All this took place as Greece slid further down the slope toward what the markets are calling “Grexit,” a Greek exit from the euro, which many fear would trigger Europe’s biggest crisis since World War II. After their chaotic elections and inability to form a coalition government, it isn’t easy to see how Greece musters the political will to make the budget cuts and suffer the economic pain required to remain inside the euro.
But if Greece goes, it is also not easy to see how to prevent the contagion spreading to Portugal, Spain and even Italy as depositors take their euros from their own national banks and deposit them in safer German banks, rather than see savings eroded by devaluation.
The dirty secret here is that on close examination Germany’s economic situation, despite its strong manufacturing sector and massive export trade, isn’t nearly as strong as it looks.
Germany’s Market Economy Foundation reports that in addition to the official national debt of roughly $2.6 trillion, there are $5.9 trillion in future benefit promises to retirees, the sick and people requiring nursing care. These are commitments that aren’t documented in official budgets nor has any provision been made to finance them. When these commitments are included, Germany’s real debt isn’t the “official” 80 percent of gross domestic product but 276 percent.
Moreover, the disguised way in which Germany has continued to bail out the weaker Europeans is becoming a serious public issue. This is done through the “Target2″ system of the European Central Bank, where the debits and credits of the various eurozone members are held.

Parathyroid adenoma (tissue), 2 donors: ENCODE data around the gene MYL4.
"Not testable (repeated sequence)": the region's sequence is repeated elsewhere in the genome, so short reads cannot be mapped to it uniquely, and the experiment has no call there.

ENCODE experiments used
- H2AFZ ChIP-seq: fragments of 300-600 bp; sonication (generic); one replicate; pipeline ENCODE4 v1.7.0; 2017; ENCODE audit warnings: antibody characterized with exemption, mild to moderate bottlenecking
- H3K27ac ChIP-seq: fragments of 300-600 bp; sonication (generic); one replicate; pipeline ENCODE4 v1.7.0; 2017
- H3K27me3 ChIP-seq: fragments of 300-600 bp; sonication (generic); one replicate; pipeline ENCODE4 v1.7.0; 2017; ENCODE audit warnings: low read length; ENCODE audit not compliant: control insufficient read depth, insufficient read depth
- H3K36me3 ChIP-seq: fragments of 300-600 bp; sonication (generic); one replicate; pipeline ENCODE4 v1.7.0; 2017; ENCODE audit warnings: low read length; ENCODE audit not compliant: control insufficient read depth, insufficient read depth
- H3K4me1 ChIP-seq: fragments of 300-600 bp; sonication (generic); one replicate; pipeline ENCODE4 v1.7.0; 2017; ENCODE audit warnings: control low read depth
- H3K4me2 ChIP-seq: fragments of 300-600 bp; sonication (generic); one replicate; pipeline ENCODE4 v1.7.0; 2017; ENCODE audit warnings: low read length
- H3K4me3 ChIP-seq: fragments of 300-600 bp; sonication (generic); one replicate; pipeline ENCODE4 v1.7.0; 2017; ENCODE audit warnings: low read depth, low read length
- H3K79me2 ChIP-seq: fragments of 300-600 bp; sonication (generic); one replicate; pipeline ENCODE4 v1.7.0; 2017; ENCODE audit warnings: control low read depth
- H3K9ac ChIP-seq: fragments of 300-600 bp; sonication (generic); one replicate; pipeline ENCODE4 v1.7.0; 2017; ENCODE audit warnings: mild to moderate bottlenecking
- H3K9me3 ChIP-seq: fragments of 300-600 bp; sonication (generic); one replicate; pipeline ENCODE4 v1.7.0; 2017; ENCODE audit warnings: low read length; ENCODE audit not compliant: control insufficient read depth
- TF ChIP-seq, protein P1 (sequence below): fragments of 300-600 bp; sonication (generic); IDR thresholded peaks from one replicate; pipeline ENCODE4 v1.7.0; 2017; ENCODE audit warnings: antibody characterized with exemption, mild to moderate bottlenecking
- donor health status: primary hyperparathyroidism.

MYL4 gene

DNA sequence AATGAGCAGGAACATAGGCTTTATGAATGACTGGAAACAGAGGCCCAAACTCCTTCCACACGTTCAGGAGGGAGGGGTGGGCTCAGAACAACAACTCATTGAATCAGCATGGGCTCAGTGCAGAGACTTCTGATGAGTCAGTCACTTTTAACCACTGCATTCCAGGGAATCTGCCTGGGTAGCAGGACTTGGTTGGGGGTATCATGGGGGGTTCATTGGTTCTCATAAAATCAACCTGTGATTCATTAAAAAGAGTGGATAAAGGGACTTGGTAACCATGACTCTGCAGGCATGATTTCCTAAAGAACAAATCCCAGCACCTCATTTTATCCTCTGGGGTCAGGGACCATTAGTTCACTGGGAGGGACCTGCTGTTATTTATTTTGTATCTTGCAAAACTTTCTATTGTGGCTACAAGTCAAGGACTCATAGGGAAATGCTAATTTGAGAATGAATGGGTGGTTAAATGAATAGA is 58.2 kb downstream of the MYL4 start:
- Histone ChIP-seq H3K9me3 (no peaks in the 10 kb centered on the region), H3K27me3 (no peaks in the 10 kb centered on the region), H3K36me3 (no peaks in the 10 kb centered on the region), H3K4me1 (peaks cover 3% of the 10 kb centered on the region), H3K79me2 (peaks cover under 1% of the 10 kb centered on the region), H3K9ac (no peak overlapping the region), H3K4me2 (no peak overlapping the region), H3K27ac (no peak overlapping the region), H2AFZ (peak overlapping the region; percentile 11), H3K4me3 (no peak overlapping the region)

There has been a sharp jump in the Bundesbank’s Target2 claims within the European Central Bank’s internal payment network from $706 billion in February to $795 billion in March. Bundesbank claims have risen six-fold since 2008. Bundesbank chief Jens Weidmann is demanding collateral from weaker states for Target2 transfers.
These German credits, equivalent to $800 billion, are balanced by debts of Greek, Irish, Portuguese, Spanish and Italian central banks of almost $850 billion. So long as the German central bank doesn’t demand its money, it is in effect bankrolling the other European partners. And since this is done between central banks, there has been no parliamentary authorization for this hidden bailout.
“The euro-system is near explosion,” said Professor Hans-Werner Sinn, head of Germany’s IFO Institute, addressing Austria’s Economics Academy on April 19. “This enormous international credit should have been subjected to the parliaments of Europe.”
He may well be right. But the voters seem intent on throwing the parliaments of Europe into disarray or into coalitions that are either unworkable or impotent to take the decisive action required.
This might not be so alarming, were it not that even bigger political challenges lie in wait for Europe. Its social contract and generous welfare state is becoming steadily less sustainable as the society ages. More and more people are qualifying for pensions and expensive elderly healthcare while fewer and fewer young people are coming into the labor market and when they do there are few jobs for them.
If things look grim for Europe’s incumbent politician now, they will soon look even worse as they are forced to push through new laws raising the retirement age, curbing pension and welfare payments and raising taxes.
Democracy in the 21st century at TerraDaily.com